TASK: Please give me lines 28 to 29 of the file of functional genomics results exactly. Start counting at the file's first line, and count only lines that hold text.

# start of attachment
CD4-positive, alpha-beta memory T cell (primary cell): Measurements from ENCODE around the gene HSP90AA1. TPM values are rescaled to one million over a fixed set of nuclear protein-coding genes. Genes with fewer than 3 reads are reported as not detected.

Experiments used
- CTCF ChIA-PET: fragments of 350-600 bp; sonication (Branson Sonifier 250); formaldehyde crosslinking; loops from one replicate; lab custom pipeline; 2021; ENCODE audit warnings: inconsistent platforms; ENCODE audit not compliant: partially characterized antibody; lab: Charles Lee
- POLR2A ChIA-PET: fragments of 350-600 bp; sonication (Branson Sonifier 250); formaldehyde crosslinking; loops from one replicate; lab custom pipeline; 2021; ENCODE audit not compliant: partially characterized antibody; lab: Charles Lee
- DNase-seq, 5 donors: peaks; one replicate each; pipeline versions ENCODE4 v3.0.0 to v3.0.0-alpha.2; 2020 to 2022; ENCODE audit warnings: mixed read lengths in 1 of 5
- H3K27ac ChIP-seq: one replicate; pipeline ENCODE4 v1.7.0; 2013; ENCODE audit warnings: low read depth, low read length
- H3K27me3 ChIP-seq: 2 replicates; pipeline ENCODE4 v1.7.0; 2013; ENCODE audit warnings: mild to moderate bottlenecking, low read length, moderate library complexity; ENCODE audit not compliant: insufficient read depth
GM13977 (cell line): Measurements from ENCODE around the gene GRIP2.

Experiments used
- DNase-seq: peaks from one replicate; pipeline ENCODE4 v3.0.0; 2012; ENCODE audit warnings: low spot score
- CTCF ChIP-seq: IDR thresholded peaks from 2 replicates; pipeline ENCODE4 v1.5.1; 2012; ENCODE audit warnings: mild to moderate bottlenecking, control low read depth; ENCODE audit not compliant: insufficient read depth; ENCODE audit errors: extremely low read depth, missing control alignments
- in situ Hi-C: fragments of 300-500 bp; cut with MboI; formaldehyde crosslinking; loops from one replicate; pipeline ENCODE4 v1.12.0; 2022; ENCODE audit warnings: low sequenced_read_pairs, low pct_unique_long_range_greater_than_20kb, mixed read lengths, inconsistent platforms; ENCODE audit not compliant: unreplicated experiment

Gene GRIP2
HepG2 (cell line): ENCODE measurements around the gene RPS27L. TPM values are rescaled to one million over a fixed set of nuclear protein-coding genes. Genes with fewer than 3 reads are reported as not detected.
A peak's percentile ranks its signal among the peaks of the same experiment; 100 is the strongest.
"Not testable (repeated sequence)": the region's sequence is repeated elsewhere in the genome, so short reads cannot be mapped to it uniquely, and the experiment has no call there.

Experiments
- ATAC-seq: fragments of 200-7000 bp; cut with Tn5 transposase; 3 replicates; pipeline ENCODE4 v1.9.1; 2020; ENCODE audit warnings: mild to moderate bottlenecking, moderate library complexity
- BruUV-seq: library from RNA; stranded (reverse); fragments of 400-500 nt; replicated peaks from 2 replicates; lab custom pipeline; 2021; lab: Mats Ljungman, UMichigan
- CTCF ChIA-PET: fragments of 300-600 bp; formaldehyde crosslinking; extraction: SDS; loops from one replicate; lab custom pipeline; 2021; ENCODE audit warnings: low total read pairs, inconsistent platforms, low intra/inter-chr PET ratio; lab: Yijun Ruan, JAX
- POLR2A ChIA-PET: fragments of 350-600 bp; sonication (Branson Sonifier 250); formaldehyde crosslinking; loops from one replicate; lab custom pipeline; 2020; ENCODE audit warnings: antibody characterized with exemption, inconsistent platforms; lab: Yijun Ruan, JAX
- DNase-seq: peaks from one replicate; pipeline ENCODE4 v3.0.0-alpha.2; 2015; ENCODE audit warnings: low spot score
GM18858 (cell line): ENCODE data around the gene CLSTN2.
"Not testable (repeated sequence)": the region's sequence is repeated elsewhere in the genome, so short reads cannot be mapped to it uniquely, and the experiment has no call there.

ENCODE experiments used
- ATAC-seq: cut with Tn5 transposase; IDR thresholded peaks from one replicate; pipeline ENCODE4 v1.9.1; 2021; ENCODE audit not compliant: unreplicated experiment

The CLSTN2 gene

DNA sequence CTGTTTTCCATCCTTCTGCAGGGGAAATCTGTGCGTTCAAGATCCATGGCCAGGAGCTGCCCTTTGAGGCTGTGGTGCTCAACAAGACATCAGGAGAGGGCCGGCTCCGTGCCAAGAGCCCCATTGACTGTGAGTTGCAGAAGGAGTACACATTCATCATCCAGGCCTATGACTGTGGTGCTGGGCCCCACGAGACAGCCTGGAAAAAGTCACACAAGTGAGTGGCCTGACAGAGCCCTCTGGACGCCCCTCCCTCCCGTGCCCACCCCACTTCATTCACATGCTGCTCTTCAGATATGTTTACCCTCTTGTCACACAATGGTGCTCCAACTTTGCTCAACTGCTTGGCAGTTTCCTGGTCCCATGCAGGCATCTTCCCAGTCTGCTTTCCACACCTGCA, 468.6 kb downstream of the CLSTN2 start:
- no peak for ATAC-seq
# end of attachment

DNA sequence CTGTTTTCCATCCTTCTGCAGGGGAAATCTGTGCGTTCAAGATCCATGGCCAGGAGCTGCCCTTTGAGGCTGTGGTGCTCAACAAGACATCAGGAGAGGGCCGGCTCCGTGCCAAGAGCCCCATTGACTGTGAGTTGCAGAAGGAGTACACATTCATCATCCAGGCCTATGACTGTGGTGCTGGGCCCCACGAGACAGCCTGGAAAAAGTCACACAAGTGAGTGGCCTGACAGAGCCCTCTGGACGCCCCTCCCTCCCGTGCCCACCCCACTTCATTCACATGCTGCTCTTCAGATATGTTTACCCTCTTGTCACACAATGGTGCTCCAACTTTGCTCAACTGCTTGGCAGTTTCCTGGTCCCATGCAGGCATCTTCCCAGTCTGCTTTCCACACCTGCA, 468.6 kb downstream of the CLSTN2 start:
- no peak for ATAC-seq